We begin our study of Titus tonight. This first chapter should sound very familiar. The chapter repeats the teachings throughout the books of Timothy comparing the character of false teachers with those of orthodox leadership. (See, 1 Tim. 1:3-7, 1 Tim. 3:1-13, 2 Tim. 2:23-26). The false teacher’s mind and conscience are corrupted. (v.15). This corruption necessarily leads to disobedience and insubordination (v.10, 16). Therefore, the false teachers’ message is empty, deceitful, and based upon fabrications. (v.11, 14). The result of this is discord within the community. (v.11). On the other hand, the true leaders have a mind rooted in sound doctrine. (v.9). The leader’s life will reflect this grounding. (v.7-8). This is a very similar teaching to Jesus’ lesson in the Sermon on the Mount that you know a tree by its fruit – for grapes are not gathered from thorns or figs from thistles. Matt. 7:15-20. The key is whether a person’s mind and conscience have been formed correctly. A more in-depth discussion of this point can be found in Chapter 8 “Medical Imagery in the Pastoral Epistles” of Abraham Malherbe’s Paul and the Popular Philosophers. (In 2016, we used excerpts from this book in our study of 1 & 2 Thessalonians.)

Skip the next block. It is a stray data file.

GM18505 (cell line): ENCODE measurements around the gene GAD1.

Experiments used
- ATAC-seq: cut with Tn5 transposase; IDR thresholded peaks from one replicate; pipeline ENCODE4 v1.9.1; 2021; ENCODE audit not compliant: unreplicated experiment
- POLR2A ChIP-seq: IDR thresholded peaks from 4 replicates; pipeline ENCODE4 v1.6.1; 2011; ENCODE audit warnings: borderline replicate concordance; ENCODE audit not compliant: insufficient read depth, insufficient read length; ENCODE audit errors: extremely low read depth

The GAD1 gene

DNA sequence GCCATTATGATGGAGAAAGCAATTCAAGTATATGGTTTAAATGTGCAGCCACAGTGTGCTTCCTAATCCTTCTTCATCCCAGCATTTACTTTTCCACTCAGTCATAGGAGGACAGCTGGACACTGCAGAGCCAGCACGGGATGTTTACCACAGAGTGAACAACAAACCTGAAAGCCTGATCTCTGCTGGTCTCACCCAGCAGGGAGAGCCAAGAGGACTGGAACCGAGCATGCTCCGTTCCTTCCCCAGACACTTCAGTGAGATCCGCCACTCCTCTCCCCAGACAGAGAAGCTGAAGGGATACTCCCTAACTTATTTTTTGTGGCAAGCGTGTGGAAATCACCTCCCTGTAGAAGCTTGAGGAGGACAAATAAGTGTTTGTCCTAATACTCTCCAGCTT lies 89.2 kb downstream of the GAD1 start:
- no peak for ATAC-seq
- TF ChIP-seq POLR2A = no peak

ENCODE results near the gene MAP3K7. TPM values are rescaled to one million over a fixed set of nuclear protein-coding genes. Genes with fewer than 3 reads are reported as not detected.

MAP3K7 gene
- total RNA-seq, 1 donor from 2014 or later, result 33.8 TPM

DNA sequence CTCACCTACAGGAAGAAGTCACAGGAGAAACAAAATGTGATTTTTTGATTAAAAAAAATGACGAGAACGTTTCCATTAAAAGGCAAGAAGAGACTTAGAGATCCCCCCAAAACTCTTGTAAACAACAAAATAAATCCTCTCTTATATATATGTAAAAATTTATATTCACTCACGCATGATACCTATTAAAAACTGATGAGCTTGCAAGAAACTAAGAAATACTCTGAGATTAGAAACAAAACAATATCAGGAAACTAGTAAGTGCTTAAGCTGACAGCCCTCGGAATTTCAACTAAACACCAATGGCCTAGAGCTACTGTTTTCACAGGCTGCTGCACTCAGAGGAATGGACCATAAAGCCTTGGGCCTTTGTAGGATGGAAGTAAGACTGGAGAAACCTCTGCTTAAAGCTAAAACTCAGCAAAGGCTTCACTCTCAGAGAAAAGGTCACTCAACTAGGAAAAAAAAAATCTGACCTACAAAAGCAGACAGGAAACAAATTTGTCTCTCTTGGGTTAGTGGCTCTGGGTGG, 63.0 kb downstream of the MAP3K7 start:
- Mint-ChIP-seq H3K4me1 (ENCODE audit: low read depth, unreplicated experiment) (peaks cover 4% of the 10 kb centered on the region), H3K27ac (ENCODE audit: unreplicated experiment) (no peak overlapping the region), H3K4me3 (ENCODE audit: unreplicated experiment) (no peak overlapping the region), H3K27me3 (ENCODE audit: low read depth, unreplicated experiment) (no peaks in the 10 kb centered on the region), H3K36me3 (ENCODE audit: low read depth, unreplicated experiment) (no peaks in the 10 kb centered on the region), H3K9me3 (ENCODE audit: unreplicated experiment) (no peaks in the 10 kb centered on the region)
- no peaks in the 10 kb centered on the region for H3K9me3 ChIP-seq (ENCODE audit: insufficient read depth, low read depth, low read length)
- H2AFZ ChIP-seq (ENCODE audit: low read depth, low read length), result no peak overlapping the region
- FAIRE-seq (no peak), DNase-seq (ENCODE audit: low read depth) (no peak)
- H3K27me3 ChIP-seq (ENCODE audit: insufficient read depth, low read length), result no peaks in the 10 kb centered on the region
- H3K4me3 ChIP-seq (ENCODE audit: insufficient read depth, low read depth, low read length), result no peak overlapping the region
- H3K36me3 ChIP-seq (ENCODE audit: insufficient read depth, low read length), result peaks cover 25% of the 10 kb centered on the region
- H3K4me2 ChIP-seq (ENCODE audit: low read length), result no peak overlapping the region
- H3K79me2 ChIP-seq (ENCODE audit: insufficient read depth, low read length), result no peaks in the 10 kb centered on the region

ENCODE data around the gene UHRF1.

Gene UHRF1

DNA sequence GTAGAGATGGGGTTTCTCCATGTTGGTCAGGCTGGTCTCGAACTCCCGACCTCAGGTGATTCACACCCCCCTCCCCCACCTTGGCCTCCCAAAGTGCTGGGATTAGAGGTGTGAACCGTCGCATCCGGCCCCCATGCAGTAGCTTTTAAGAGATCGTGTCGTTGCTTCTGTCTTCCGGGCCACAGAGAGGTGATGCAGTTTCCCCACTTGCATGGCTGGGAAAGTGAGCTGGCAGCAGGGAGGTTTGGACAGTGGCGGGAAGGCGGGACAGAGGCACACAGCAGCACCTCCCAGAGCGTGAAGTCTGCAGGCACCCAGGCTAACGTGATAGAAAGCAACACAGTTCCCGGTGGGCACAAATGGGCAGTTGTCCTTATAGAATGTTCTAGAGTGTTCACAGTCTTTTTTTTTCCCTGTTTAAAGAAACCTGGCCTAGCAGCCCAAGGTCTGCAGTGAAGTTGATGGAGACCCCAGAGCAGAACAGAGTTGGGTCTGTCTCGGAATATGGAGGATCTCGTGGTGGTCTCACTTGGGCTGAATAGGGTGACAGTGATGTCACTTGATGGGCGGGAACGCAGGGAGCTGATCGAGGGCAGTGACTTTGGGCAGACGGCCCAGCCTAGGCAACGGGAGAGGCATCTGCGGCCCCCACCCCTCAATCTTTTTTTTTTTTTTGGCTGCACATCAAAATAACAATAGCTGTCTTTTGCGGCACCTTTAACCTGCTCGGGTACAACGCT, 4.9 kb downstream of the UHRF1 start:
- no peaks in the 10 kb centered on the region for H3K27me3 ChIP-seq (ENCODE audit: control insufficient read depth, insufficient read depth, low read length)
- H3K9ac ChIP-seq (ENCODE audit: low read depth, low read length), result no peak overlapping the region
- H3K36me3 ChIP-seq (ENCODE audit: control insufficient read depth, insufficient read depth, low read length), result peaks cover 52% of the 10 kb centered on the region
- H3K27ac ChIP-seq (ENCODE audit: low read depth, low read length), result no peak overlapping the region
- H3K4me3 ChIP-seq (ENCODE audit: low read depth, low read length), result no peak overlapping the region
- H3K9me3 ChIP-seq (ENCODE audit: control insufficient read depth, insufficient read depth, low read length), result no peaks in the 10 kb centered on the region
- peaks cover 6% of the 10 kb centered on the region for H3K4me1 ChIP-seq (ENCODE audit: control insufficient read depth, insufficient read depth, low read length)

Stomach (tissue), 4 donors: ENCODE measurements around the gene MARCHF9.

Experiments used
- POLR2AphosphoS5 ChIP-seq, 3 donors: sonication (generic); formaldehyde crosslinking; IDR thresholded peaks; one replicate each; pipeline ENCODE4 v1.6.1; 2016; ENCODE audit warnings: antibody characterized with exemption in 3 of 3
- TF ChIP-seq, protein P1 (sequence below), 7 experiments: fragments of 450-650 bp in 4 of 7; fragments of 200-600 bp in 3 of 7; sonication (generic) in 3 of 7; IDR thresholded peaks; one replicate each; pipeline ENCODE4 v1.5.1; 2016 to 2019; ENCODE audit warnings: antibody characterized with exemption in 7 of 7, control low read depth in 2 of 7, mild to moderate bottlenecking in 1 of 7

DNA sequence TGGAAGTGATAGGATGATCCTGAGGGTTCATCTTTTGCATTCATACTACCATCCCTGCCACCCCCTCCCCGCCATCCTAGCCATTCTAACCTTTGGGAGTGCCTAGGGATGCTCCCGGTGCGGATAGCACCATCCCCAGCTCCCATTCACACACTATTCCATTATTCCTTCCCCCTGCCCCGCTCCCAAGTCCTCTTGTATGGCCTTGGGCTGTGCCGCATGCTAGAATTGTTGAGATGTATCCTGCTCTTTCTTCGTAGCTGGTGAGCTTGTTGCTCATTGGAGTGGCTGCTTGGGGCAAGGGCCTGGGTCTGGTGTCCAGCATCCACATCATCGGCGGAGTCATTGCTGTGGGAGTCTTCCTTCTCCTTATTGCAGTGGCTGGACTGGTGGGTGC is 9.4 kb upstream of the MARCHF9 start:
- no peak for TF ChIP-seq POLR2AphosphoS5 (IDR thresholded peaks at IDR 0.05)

Dinner is at 6. The menu is meatloaf. Discussion at 6:45. Hope to see you here.
Even now the axe is laid to the root of the trees; every tree therefore that does not bear good fruit is cut down and thrown into the fire. Matthew 3:10